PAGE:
Links 2001 Review

It'll definitely please Links fans, especially once the promised course-converter becomes available.

Since its debut in 1996, each installment in the Links LS series has featured upgrades of one sort or another: higher-resolution graphics, better support for online play, more realistic environments, and the occasional addition of a PGA pro like Davis Love III or Fuzzy Zoeller to accompany Arnold Palmer. But last year's edition, Links LS 2000, was so bereft of new features that few players paid it much attention. What's more, the arrival of Sierra's excellent PGA Championship Golf 2000 - created by some of the same people who worked at Access Software when it created the original Links 386 and Links LS - did even more to steal Links 2000's thunder.

The reason for the paucity of improvements was an open secret in the golf-sim community. Microsoft was busy at work on Links 2001, which would be the first overhaul of the Links game engine since Links LS replaced Links 386. Along with much-improved graphics, Links 2001 was expected to finally deliver what fans of the series had demanded for years - namely, a course designer, which would finally let users create their own courses to trade online.

However, now that Links 2001 is finally here, the old saw about being careful what you wish for because you just might get it will spring to a few players' minds. Both the course designer and new graphics engine are undeniably significant and welcome enhancements to the series, but they do have a price. Links LS fans who've accumulated shelves full of add-on courses over the years will be decidedly unhappy to learn that these can't be used with Links 2001, at least not with the shipping version of the game. But Microsoft says that it will be releasing a converter by the end of the year that will let you import your old Links LS - and even Links 386 - courses.

It's not like there aren't some nice venues featured in the game itself. In fact, there are some real beauties available. The Prince course at Princeville Resort (featured in PGA Championship Golf) and Chateau Whistler are the work of the legendary Robert Trent Jones, Jr.; Arnold Palmer and Ed Seay codesigned Aviara, which is enhanced with an abundance of colorful flora; and Fred Couples not only designed but also owns Westfields Golf Club. The Old Course at St. Andrews rounds out the collection of authentic courses in Links 2001.

A wild, rocky course named Mesa Roja has also been included and was apparently designed to show off the power of the game's new rendering engine: High buttes and plateaus loom ominously along most of the fairways and around the greens of this desert course, so much so that at times you might feel as if you should be playing Ground Control or Battlezone instead of golf. Of the real-life courses, Chateau Whistler is perhaps the most impressive; the lush greenery of the surrounding mountains make for incredible vistas, and the undulating greens and narrow fairways combined with gusty breezes can make for some serious challenges.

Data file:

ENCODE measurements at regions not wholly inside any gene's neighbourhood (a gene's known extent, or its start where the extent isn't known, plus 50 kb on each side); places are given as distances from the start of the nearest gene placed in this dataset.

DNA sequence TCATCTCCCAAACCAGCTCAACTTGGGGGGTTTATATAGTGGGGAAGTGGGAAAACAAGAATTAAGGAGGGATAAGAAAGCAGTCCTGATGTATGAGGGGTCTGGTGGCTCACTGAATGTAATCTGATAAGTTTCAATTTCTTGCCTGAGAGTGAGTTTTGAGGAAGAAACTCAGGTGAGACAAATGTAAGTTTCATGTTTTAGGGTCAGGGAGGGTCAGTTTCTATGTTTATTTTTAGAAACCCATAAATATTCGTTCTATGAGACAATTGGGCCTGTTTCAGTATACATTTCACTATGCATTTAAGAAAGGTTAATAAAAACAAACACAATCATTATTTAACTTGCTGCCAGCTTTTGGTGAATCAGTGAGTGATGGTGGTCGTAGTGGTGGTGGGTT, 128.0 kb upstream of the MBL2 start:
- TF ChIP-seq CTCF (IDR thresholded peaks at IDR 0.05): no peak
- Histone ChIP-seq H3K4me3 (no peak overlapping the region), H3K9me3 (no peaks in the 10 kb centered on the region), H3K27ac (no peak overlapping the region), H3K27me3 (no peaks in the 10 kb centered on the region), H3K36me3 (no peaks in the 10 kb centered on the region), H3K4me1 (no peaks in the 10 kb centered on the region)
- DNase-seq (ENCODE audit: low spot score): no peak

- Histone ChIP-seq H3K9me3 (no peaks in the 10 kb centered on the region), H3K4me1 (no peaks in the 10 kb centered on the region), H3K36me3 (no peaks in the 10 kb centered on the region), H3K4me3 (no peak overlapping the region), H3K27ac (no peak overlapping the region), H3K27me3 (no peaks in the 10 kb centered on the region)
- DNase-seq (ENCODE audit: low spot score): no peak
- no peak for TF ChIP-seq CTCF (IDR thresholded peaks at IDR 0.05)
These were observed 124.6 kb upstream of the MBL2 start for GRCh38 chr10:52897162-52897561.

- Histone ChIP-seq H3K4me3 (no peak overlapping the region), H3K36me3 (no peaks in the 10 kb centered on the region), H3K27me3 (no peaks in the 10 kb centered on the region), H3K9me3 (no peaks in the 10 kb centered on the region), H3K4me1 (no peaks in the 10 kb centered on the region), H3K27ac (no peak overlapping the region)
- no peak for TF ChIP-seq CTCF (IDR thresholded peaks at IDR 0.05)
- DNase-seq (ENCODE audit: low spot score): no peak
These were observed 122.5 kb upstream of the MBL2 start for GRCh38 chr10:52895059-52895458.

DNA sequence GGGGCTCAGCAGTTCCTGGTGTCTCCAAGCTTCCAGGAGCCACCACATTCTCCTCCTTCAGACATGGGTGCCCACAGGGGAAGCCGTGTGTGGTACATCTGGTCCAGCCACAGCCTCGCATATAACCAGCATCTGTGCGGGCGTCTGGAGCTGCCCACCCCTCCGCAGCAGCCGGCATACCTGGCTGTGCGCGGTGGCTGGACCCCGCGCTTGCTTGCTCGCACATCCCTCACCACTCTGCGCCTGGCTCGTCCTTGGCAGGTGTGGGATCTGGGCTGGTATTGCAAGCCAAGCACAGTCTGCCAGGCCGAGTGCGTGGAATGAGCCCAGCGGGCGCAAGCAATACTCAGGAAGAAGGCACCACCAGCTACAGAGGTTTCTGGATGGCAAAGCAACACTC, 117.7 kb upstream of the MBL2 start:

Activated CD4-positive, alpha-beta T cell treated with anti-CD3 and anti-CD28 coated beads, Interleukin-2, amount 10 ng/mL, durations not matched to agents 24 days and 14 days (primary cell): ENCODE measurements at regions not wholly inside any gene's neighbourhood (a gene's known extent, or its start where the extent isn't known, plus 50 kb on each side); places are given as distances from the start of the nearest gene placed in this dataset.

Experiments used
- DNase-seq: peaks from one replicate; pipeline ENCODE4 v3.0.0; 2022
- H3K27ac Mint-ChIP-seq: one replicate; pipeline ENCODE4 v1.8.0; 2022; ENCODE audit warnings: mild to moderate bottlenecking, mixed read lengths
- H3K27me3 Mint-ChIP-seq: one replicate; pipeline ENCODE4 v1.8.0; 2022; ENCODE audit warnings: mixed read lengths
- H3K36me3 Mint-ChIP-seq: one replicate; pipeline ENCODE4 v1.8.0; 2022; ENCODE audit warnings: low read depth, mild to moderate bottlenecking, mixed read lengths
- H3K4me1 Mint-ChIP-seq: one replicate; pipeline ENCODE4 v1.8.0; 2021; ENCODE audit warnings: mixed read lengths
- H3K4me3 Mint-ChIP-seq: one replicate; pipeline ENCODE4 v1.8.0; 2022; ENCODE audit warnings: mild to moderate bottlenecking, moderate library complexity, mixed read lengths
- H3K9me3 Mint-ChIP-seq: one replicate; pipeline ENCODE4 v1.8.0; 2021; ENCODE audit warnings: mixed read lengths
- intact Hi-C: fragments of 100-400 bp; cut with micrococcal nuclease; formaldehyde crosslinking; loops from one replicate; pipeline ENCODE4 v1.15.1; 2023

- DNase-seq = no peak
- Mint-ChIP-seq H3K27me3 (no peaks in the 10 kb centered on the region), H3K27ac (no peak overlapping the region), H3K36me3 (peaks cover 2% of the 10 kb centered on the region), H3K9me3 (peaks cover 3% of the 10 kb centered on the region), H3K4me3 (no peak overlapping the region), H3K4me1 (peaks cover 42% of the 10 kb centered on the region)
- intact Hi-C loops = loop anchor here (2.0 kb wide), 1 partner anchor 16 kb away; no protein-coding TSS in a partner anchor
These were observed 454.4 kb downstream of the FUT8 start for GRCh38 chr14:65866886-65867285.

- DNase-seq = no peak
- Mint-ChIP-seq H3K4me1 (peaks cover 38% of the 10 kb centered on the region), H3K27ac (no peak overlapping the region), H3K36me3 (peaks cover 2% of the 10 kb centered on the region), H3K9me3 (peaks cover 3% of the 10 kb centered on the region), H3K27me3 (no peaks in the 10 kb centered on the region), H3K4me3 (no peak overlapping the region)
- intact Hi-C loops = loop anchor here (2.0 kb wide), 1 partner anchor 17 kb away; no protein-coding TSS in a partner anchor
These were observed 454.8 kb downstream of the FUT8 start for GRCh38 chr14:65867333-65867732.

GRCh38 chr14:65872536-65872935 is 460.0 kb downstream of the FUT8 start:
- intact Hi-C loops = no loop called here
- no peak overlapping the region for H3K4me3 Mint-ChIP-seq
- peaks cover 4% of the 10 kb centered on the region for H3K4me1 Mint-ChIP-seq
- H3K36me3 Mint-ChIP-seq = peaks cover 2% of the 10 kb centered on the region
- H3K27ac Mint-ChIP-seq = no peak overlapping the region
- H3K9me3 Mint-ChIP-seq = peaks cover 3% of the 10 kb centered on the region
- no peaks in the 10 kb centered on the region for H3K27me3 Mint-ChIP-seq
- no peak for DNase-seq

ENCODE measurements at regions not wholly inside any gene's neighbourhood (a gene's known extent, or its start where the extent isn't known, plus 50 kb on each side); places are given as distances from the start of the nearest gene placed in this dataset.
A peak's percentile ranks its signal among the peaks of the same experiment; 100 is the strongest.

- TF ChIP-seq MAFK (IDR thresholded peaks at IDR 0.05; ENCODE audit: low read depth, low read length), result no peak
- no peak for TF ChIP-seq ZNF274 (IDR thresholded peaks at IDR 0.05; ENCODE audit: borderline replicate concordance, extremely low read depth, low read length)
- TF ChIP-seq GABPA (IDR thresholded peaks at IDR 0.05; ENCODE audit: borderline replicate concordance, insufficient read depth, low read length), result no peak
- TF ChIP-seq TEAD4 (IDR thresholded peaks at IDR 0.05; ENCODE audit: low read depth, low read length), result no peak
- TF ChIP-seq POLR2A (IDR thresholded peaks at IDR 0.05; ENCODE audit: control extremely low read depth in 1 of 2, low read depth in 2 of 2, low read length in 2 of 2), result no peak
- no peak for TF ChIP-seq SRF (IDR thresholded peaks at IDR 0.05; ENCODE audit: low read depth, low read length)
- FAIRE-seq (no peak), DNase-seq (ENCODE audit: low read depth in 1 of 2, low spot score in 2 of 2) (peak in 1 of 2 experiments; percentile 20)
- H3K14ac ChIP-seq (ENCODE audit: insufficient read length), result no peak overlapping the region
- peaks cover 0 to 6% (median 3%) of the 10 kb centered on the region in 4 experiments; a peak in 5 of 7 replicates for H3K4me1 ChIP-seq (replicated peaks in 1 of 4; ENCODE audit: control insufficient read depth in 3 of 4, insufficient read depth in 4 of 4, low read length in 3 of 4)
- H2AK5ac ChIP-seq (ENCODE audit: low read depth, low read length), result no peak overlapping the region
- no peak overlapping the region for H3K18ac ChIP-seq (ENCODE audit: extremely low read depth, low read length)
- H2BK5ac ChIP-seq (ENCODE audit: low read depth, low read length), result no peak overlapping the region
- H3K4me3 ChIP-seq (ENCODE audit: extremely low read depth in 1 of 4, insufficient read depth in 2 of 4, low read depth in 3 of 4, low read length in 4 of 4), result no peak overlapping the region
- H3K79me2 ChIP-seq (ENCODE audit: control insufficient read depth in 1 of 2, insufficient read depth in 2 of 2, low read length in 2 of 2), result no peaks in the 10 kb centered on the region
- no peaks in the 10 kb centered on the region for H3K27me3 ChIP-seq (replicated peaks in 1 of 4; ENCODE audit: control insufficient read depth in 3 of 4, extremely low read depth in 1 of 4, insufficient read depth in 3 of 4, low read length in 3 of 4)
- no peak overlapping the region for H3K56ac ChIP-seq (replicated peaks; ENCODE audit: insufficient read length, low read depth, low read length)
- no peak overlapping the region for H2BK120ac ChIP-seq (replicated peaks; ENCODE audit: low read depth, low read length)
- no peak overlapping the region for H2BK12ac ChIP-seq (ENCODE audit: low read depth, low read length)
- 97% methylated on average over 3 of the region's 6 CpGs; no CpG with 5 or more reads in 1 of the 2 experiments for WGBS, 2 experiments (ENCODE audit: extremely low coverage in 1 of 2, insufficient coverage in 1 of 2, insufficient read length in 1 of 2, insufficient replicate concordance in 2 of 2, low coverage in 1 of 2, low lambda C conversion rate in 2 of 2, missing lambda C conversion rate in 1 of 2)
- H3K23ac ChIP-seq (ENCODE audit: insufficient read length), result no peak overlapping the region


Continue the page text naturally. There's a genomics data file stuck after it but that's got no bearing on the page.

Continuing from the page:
As for how those courses created using the included Arnold Palmer course designer will look and play: If difficulty of use is directly related to how powerful a designing program is, then this course designer should be able to produce some masterpieces. The Arnold Palmer course designer has a bewildering online help system that offers little guidance in determining basic hole and course parameters. After mucking about with it for a few hours, you might just decide you'd rather be golfing. By comparison, the Course Architect Wizard in PGA Championship Golf can walk beginners through the somewhat daunting task of designing their very first holes.

On the upside, there's a "checklist" feature in the designer that indicates all the steps you'll have to take to mold your creation to perfection. There's also a huge number of 2D and 3D objects available to work with right out of the box. What's more, the course designer even lets you import your own images to be used in course creation. The only question is how accurately users will be able to re-create real-life links: The official Links 2001 courses used more than 500 global positioning satellite points per green to make them very lifelike.

Though the graphics in the last couple of Links LS games looked quite good, they didn't show very much improvement over those in previous Links games. The same certainly can't be said of Links 2001. If you have a decent 3D card, you're likely to be shocked at just how much the look of the game has improved since the last version. Character details such as creases on pants or watchbands on wrists will catch your eye, but those aren't so inspiring because they're merely digitized video footage. What is impressive is how well the new graphics engine handles objects such as trees and plants even when you find yourself right next to them. Lips of bunkers are discernable (and can often come into play), and the background scenery no longer looks flat. Whatever else can be said about Links 2001, there can be no question that it's the best-looking golf sim available for the PC.